There is an ongoing debate on terminology regarding female sex tourism.Pruitt and La Font argue that the term female sex tourism is not representative of the relationship that female tourists have with local men.Just as some Western women may consider the local men exotic, the local men may consider Western women to be exotic.
She also explores whether or not female sex tourism is based on romance and if there is some sort of sexual-economic relationship occurring between the two parties.
She added, "The fact that parallels between male and female sex tourism are widely overlooked reflects and reproduces weaknesses in existing theoretical and commonsense understandings of gendered power...[and] sex tourism." A number of countries have become popular destinations for female sex tourism, including Southern Europe (mainly in Greece, Italy, Malta, Cyprus, Spain and Portugal); the Caribbean (Barbados, Dominican Republic, Haiti, and Jamaica); Brazil, Egypt, Turkey, Southeast Asia, and Phuket in Thailand); and Gambia, Senegal and Kenya in Africa.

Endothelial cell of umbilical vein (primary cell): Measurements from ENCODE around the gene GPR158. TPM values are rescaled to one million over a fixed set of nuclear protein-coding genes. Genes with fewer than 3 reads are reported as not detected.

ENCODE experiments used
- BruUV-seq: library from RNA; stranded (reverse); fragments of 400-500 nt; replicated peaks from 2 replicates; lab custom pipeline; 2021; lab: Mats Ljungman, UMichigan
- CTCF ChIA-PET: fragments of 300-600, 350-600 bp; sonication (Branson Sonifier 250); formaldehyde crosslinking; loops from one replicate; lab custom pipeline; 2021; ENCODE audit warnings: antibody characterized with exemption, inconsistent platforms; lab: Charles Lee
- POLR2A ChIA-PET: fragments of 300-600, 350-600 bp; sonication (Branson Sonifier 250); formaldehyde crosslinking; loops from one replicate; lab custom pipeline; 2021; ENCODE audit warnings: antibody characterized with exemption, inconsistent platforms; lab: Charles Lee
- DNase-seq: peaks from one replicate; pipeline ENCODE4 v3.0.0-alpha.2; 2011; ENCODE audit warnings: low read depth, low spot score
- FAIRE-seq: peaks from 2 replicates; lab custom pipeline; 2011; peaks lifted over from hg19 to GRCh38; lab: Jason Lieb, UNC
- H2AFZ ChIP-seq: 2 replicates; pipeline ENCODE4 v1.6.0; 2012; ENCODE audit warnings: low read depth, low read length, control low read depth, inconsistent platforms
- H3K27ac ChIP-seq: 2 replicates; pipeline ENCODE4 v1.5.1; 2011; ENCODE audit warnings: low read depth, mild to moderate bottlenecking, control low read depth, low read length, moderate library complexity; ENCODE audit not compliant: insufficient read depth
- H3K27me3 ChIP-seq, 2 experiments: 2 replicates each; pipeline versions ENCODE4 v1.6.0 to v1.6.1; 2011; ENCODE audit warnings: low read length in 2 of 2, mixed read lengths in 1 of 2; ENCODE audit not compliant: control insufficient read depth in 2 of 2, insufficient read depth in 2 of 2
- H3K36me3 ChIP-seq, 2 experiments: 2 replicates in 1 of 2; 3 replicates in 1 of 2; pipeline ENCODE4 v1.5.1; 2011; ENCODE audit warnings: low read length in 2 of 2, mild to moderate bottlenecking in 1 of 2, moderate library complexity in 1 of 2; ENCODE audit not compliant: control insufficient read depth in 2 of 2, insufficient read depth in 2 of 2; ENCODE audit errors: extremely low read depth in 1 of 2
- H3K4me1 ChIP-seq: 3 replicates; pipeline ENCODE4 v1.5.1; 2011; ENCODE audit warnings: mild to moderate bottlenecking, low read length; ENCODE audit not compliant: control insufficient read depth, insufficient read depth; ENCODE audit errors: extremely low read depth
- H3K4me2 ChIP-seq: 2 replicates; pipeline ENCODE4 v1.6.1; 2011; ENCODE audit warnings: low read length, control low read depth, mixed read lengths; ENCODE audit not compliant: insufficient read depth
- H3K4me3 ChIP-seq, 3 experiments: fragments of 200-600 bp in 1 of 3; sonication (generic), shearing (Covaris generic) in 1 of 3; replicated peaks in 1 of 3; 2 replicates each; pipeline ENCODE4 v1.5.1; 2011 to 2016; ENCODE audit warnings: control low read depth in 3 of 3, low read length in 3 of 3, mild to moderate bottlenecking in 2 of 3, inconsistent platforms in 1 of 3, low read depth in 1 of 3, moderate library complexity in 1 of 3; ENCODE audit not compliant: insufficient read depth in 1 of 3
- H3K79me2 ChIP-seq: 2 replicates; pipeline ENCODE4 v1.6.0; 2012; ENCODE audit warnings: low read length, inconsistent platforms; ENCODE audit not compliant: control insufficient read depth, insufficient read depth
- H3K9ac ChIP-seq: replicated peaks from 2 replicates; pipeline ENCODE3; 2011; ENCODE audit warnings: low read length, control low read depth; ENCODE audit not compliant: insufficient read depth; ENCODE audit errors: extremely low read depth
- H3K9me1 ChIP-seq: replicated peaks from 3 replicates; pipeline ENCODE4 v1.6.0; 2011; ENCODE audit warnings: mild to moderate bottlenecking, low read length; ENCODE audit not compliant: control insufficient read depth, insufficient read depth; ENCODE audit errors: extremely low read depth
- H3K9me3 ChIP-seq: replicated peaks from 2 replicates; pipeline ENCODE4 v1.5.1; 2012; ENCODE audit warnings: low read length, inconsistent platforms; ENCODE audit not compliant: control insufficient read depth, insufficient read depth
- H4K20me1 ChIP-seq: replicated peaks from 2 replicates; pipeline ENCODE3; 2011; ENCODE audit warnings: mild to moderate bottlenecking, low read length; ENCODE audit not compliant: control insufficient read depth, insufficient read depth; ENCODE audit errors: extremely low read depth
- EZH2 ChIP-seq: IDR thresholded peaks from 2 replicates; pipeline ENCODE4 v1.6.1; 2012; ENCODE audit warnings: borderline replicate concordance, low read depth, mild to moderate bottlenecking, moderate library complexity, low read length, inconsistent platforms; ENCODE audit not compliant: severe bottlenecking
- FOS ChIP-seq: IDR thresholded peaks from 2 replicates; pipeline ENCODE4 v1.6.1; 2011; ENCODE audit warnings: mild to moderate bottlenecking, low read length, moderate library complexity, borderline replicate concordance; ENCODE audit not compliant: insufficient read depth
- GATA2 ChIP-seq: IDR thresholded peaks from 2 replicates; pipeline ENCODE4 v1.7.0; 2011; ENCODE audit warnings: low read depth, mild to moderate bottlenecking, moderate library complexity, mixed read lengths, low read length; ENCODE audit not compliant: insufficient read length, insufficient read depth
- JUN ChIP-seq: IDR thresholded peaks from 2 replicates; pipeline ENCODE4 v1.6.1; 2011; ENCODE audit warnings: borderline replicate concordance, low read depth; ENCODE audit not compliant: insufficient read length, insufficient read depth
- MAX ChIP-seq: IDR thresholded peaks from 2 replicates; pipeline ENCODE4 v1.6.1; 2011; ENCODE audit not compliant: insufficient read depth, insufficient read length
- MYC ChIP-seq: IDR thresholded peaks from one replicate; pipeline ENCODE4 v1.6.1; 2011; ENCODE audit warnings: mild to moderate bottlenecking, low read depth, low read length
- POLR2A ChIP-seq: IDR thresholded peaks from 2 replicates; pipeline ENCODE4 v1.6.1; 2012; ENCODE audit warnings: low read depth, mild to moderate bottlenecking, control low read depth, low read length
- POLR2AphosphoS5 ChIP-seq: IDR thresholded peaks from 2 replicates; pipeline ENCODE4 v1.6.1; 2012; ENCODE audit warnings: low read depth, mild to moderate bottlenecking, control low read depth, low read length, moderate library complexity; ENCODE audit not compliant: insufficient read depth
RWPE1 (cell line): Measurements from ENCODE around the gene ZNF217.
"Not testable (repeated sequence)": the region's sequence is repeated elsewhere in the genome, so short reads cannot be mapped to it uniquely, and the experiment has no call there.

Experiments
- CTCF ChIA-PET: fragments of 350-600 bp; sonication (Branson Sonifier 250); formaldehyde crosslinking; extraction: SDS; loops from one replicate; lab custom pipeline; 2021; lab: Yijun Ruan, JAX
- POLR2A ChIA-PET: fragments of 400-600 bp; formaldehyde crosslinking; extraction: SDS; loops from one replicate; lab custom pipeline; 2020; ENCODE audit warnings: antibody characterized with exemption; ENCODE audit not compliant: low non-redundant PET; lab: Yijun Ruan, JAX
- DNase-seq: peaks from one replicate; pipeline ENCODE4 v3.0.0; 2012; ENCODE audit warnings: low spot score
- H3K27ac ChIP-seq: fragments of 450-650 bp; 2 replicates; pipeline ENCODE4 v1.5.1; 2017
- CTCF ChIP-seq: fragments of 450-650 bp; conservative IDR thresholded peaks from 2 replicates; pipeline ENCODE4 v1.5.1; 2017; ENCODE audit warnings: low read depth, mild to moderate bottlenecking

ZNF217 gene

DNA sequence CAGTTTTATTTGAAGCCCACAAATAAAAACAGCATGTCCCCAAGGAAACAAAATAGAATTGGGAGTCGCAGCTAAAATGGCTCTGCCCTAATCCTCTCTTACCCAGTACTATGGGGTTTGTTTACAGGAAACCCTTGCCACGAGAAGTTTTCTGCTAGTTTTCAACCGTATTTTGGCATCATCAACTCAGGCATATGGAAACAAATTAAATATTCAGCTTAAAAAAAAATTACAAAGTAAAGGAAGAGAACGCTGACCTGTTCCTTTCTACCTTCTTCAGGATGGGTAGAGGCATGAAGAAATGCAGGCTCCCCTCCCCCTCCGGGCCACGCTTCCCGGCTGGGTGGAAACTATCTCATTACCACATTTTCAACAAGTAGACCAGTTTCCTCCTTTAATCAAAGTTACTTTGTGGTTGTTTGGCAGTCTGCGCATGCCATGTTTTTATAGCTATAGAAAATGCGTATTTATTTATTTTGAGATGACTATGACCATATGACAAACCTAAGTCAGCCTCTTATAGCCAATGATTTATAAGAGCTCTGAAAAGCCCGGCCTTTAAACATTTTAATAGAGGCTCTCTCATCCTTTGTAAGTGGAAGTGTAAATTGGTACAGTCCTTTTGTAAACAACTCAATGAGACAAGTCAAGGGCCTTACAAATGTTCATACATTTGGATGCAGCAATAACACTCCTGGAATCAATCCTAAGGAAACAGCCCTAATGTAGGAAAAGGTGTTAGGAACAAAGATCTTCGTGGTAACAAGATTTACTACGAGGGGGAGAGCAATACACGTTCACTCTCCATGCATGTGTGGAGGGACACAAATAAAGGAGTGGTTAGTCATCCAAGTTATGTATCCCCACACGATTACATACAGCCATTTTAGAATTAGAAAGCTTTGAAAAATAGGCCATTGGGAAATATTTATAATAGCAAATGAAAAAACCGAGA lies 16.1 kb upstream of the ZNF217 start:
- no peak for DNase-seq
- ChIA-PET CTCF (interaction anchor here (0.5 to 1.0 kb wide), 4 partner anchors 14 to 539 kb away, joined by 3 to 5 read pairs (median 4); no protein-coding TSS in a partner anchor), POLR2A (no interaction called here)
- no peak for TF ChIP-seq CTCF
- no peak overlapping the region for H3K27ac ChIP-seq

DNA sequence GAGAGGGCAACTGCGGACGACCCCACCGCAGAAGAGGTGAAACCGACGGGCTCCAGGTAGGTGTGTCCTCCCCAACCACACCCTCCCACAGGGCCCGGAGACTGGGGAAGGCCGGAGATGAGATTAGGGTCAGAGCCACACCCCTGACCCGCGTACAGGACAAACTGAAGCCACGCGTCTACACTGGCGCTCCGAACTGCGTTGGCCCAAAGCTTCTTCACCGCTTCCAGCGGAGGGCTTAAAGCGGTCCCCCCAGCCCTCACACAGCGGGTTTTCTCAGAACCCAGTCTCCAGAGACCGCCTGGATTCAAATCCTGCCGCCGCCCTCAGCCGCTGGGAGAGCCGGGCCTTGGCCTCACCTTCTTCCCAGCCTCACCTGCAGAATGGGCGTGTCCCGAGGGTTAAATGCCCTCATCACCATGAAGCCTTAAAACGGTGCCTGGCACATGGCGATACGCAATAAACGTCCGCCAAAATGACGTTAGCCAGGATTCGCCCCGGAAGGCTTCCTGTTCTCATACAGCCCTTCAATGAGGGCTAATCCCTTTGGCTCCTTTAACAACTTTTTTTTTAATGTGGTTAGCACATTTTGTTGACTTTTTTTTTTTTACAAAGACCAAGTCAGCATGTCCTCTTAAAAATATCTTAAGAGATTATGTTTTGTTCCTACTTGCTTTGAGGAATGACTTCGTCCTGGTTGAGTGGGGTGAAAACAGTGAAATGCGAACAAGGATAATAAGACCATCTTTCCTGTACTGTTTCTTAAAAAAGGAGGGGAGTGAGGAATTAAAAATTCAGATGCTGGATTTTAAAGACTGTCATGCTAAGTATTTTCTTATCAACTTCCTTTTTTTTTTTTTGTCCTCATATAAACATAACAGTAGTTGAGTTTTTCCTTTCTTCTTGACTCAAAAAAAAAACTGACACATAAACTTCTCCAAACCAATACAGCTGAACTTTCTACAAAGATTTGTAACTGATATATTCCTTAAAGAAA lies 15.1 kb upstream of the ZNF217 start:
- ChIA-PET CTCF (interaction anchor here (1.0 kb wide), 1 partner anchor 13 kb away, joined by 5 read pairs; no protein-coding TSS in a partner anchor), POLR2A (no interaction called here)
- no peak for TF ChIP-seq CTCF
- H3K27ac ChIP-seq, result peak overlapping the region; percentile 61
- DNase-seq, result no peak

The evidence suggests that notional stereotypes among Western women about countries that are 'reputed' to have an abundance of conventionally sexually attractive and visually and aesthetically pleasing young men, become popular destinations for female sex tourism.
Female sex tourists may seek aspects of the sexual relationship not shared by their male counterpart, such as perceived romance and intimacy.
Female sex tourism occurs in diverse regions of the world.